2.3. Spinal muscular atrophy type 3 Spinal muscular atrophy type 3 usually begins to show symptoms between 18 months of age and adolescence, so it is also called juvenile spinal muscular atrophy. This type of disease is also known as Kugelberg-Welander syndrome. For children, this is the mildest form of spinal muscular atrophy.
Most children with spinal muscular atrophy type 3 can walk and stand on their own. However, they will often fall and have difficulty getting up from a chair or climbing stairs. Spinal muscular atrophy type 3 makes them weak, most commonly in the arms and legs. Finally, patients with spinal muscular atrophy type 3 may need a wheelchair to get around.
2.4. Spinal muscular atrophy type 4 Type 4 spinal muscular atrophy, also known as adult spinal muscular atrophy, is very rare. Symptoms do not begin until the person is in their 20s or 30s. The person also has weakness in the arms and legs and some breathing problems, but the symptoms are mild and progress slowly.
Even many people with spinal muscular atrophy type 4 don't know they have it until years after symptoms start to become apparent. Usually, spinal muscular atrophy type 4 does not usually affect the life expectancy of the patient.
3. What causes spinal muscular atrophy?
People with muscular dystrophy will often be partially missing the SMN1 gene or have a mutated gene. A healthy SMN1 gene makes the SMN protein, a protein needed by motor neurons to help the body function properly.
People with spinal muscular atrophy do not make enough SMN protein, so motor neurons shrink and die. As a result, the brain cannot control body movements, especially those in the head, neck, arms and legs.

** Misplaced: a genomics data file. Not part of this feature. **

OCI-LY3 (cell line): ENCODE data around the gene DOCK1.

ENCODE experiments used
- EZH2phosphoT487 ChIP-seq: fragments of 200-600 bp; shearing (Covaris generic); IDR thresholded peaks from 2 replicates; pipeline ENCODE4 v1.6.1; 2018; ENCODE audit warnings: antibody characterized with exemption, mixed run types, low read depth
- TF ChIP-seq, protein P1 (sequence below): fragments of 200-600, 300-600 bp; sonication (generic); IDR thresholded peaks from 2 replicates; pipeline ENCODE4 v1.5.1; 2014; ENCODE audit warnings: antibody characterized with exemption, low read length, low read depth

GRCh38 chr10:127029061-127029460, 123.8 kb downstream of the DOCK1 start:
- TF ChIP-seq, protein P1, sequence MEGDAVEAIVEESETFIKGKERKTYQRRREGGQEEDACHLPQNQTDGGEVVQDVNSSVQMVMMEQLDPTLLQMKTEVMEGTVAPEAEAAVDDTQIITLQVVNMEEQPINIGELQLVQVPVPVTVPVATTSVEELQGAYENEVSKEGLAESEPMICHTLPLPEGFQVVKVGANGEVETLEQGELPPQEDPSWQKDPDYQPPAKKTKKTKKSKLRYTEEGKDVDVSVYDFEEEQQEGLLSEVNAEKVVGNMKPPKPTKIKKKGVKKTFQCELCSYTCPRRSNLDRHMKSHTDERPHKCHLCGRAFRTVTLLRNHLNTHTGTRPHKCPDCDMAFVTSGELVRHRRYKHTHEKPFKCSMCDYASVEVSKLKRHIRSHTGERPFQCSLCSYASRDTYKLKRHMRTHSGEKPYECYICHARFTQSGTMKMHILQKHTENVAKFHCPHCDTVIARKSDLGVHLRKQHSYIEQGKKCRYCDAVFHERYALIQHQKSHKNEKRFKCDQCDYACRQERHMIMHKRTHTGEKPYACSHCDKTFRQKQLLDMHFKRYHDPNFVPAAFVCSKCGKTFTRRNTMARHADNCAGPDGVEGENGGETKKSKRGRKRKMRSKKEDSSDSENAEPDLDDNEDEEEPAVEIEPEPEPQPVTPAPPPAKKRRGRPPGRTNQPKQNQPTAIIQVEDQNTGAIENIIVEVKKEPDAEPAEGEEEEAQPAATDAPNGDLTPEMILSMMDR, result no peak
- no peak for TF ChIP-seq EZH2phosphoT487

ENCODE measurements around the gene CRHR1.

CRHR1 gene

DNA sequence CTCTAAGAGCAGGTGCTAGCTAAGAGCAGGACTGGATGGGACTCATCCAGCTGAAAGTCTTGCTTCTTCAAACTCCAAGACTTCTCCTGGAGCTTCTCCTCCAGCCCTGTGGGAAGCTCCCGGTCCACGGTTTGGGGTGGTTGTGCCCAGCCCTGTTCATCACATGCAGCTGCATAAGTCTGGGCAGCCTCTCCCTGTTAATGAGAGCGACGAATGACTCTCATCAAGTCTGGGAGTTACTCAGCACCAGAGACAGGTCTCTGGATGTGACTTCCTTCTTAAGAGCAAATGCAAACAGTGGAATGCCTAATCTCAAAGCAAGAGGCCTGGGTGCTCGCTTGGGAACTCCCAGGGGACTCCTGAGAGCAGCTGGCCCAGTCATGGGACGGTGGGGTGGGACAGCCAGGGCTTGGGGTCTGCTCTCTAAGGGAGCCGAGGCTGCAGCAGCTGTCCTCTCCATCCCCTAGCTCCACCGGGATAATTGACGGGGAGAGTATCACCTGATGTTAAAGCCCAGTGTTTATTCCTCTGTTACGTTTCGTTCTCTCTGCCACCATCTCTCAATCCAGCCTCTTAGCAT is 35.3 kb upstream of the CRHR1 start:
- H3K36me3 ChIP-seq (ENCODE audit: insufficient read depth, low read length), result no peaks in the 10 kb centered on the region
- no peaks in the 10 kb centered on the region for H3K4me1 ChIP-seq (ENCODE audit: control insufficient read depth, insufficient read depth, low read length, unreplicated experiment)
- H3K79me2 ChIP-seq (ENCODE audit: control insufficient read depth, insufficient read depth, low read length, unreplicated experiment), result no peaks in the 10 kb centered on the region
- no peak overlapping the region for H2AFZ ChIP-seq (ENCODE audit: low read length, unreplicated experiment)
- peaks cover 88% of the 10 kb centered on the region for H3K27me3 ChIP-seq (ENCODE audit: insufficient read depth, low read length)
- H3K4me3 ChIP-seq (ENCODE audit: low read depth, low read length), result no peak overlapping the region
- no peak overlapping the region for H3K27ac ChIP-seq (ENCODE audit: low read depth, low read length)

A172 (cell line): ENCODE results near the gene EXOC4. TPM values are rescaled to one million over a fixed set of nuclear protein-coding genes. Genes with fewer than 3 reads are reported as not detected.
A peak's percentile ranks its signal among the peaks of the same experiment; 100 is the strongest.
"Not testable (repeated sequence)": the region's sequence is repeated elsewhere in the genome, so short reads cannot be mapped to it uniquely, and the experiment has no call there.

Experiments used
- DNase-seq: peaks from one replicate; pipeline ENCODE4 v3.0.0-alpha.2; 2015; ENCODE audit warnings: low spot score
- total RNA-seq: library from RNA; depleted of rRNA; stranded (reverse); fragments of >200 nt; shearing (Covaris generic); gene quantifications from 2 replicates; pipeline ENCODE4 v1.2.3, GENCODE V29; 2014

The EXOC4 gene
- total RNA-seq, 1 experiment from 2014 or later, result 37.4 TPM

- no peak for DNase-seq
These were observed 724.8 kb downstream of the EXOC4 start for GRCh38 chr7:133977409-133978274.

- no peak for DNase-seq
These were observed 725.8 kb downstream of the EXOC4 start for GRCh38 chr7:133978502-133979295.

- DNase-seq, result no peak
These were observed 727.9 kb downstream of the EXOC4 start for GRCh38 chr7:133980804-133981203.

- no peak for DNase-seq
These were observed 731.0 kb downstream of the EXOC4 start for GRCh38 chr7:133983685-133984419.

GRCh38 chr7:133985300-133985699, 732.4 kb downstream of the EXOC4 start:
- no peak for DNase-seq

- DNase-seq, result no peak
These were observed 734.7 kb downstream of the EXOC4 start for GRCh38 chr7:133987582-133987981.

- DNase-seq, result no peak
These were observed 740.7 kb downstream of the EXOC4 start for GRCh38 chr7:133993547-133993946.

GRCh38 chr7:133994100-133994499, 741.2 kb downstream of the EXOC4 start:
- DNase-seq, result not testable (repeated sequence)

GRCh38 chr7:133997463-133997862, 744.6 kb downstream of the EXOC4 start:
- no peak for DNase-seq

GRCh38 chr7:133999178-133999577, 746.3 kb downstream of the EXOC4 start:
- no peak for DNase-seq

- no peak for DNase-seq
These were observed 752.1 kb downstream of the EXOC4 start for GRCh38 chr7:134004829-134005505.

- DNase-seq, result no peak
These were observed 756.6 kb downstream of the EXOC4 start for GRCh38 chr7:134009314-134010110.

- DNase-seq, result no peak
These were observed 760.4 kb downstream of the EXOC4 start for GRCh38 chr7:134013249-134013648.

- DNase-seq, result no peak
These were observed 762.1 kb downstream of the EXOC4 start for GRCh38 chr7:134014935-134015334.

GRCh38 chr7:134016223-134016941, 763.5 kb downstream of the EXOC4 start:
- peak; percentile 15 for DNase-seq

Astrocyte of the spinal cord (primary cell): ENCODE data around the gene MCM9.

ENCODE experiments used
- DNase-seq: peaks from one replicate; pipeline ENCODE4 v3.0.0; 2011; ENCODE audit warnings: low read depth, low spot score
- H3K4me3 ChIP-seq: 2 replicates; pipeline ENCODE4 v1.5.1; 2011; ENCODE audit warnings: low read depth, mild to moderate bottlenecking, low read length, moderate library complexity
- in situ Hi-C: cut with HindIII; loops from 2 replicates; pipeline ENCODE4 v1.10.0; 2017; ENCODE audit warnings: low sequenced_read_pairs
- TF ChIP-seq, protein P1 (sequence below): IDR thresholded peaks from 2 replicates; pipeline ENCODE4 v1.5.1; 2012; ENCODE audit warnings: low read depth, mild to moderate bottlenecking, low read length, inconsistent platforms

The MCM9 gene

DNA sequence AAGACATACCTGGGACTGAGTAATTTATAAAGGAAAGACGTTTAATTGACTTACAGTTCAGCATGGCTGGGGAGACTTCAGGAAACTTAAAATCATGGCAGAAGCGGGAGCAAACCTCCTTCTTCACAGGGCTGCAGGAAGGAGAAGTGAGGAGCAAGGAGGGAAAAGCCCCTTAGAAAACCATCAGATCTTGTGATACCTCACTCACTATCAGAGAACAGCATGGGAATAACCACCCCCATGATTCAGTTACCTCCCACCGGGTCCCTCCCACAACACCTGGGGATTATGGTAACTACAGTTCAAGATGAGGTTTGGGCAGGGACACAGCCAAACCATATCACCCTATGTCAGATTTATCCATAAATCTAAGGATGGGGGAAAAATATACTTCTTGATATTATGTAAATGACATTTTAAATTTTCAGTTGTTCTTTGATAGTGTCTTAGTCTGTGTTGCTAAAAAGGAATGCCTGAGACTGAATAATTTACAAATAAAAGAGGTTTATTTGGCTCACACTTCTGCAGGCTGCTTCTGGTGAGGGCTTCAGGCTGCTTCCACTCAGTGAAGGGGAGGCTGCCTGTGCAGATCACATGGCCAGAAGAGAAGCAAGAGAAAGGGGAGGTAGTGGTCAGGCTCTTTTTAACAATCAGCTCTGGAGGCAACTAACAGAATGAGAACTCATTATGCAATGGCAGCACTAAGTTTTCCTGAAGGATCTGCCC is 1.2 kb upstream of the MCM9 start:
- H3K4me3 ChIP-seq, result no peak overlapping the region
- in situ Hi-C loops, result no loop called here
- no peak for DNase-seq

In addition, humans also have the SMN2 gene, a person can have up to 8 copies of the SMN2 gene to make small amounts of the SMN protein, limiting the severity of the problem with the SMN1 gene.
4. How to control spinal muscular atrophy?
It is very difficult for patients with spinal muscular atrophy to recover completely. Treatment depends on the type of spinal muscular atrophy and the specific symptoms in each patient. Many people with spinal muscular atrophy improve with participation in physical therapy programs, mobility, and the use of assistive devices such as braces, crutches, walkers, and wheelchairs.
The following are some of the therapies used to manage spinal muscular atrophy:
Disease-modifying therapies: Use drugs that stimulate SMN protein production such as Nusinersen for children aged 2 to 12 or Risdaplam for children. adults and children over 2 months old. Gene replacement therapy: Children under two years of age can receive intravenous (IV) onasemnogene abeparvovec-xioi to replace a missing or faulty SMN1 gene with an active one. Besides, spinal muscular atrophy is an inherited disease, so if a spouse carries a mutated gene that causes the disease, they should consult experts and doctors to perform screening therapies before pregnancy to reduce the risk. Inheritance of spinal muscular atrophy to offspring. The diagnosis, transfer, identification of embryos that do not have mutated genes during in vitro fertilization (IVF) will ensure that the fetus has two healthy SMN1 genes and does not have spinal muscular atrophy at birth. .